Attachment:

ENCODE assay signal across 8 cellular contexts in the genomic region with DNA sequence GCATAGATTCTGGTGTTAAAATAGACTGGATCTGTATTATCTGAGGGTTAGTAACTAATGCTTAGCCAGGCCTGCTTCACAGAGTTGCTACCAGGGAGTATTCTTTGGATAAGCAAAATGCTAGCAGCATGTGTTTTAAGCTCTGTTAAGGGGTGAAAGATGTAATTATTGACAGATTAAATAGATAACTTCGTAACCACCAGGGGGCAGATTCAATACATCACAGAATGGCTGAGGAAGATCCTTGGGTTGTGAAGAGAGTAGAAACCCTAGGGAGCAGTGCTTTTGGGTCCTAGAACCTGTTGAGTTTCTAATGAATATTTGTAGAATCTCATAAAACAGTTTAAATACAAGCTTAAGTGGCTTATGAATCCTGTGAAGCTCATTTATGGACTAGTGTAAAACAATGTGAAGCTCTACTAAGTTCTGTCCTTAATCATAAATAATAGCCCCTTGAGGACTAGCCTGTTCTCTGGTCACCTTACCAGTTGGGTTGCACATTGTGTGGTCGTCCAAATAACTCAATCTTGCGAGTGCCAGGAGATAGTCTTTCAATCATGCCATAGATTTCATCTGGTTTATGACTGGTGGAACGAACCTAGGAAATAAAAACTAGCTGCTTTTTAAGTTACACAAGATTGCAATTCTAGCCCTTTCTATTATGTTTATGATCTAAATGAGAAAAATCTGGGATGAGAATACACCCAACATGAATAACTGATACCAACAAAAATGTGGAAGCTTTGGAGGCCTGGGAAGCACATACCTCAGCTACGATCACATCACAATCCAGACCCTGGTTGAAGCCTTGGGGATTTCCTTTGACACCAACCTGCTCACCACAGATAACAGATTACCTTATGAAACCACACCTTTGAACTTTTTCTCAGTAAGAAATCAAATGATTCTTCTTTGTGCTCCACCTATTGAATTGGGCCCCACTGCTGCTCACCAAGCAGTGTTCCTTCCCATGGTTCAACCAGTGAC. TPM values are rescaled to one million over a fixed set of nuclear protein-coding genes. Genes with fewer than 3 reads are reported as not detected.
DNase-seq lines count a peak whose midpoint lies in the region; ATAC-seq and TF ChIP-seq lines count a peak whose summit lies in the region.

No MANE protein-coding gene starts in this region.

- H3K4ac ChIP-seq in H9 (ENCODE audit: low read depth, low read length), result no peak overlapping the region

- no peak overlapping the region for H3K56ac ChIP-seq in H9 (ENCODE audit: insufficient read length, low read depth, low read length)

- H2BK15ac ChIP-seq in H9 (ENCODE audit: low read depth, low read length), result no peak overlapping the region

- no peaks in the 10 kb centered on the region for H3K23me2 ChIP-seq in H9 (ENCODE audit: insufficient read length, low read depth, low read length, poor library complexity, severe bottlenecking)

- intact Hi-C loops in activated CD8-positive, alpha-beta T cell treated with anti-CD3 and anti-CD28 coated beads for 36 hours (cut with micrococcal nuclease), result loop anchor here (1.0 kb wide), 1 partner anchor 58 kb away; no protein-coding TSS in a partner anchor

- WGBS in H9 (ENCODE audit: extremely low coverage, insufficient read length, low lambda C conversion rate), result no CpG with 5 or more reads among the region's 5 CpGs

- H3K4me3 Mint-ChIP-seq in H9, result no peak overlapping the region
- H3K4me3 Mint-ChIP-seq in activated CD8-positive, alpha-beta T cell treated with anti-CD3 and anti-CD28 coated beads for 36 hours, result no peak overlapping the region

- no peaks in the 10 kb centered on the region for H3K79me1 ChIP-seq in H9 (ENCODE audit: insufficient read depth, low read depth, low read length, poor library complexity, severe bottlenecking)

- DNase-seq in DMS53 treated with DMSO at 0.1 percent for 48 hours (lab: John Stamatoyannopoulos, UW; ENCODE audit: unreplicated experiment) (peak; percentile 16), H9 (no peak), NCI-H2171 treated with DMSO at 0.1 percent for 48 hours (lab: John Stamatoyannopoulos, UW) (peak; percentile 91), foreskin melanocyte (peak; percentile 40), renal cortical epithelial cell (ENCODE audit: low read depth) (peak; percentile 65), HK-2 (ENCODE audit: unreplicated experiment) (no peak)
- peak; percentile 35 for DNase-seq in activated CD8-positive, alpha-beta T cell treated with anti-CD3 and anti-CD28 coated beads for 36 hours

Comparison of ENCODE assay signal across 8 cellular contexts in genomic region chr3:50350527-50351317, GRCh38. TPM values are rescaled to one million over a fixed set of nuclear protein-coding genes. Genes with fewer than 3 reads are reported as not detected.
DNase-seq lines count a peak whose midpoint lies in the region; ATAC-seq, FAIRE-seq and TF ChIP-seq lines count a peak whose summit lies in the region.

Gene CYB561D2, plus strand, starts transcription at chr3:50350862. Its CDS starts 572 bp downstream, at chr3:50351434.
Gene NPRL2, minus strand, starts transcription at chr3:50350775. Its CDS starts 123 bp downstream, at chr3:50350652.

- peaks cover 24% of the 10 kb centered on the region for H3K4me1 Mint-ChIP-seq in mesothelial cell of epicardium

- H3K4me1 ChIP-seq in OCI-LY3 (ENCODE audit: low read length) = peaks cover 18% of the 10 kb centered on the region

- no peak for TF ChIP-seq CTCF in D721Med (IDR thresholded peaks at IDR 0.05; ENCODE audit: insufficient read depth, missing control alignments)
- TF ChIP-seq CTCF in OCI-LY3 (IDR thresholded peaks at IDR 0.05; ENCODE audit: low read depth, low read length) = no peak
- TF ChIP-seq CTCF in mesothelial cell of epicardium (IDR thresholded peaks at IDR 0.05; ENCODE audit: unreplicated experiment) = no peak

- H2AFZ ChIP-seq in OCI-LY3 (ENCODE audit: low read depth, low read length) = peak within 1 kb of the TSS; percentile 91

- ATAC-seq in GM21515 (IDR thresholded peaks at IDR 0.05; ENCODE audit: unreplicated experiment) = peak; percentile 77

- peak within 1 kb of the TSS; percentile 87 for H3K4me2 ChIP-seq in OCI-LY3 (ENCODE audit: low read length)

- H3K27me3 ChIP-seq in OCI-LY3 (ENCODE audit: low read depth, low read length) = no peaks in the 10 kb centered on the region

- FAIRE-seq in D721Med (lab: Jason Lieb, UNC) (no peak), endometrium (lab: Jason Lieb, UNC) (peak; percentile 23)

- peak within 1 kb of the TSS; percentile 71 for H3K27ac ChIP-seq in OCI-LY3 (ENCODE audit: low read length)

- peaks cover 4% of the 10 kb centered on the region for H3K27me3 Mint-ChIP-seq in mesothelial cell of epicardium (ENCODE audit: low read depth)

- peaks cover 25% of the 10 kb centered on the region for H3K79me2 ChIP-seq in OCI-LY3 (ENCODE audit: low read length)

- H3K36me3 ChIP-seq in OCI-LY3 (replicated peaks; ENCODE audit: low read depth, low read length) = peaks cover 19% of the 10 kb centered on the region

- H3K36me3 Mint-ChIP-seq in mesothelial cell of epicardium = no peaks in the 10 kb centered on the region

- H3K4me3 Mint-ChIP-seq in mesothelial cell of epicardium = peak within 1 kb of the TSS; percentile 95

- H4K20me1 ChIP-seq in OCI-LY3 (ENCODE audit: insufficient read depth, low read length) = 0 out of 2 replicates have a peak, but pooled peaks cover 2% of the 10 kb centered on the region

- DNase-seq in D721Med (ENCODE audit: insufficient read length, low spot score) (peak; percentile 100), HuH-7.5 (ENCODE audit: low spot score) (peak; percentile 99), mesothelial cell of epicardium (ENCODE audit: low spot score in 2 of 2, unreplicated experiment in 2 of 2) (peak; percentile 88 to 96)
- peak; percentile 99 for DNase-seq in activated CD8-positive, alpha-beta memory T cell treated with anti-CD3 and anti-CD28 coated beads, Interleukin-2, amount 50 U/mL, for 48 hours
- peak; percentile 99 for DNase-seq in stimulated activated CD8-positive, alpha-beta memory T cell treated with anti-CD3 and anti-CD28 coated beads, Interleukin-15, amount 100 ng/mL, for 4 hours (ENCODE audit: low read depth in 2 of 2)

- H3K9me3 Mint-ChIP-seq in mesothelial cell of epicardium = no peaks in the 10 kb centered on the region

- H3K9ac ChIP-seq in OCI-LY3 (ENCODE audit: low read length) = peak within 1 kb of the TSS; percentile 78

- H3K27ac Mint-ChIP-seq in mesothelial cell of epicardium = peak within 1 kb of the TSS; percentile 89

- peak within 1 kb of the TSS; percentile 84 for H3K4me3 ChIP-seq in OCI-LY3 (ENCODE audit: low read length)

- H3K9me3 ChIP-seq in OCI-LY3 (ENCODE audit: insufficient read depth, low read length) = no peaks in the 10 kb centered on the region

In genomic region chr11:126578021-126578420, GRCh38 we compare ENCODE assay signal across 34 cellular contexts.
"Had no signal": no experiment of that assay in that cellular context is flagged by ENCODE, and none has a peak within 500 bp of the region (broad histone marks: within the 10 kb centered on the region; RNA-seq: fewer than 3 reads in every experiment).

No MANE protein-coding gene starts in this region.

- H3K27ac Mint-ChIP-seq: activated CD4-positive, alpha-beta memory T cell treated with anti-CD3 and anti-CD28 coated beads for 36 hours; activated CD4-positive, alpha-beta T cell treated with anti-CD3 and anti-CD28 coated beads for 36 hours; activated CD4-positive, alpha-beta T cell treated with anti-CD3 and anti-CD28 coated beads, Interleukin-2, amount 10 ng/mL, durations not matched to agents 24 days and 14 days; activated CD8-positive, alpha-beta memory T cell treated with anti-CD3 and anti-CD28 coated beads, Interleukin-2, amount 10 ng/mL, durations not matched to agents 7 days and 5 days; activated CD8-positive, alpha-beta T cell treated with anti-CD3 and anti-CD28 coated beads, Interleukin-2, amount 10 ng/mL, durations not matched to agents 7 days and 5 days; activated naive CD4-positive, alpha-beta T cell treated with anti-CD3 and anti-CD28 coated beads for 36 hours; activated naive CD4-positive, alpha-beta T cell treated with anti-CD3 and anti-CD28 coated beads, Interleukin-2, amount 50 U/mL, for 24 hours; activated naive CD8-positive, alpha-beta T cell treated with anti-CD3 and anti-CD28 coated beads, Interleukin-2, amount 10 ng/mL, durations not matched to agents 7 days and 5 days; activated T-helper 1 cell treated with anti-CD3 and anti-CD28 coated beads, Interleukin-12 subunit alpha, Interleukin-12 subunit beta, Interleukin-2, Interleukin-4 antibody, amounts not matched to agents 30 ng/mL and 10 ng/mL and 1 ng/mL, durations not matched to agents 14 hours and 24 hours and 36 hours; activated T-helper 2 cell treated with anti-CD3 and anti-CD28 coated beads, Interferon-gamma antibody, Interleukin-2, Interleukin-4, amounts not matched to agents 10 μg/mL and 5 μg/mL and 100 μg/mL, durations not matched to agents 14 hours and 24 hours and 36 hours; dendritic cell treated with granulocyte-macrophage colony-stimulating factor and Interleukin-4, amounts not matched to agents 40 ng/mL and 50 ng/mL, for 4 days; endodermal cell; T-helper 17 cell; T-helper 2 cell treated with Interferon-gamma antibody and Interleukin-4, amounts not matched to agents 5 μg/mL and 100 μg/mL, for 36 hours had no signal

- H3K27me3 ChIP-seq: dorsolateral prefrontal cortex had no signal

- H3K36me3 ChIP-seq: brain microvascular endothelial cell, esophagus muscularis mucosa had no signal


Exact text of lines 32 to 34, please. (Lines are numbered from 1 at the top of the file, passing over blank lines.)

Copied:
- H3K36me3 ChIP-seq in OCI-LY3 (replicated peaks; ENCODE audit: low read depth, low read length) = peaks cover 19% of the 10 kb centered on the region

- H3K36me3 Mint-ChIP-seq in mesothelial cell of epicardium = no peaks in the 10 kb centered on the region

- H3K4me3 Mint-ChIP-seq in mesothelial cell of epicardium = peak within 1 kb of the TSS; percentile 95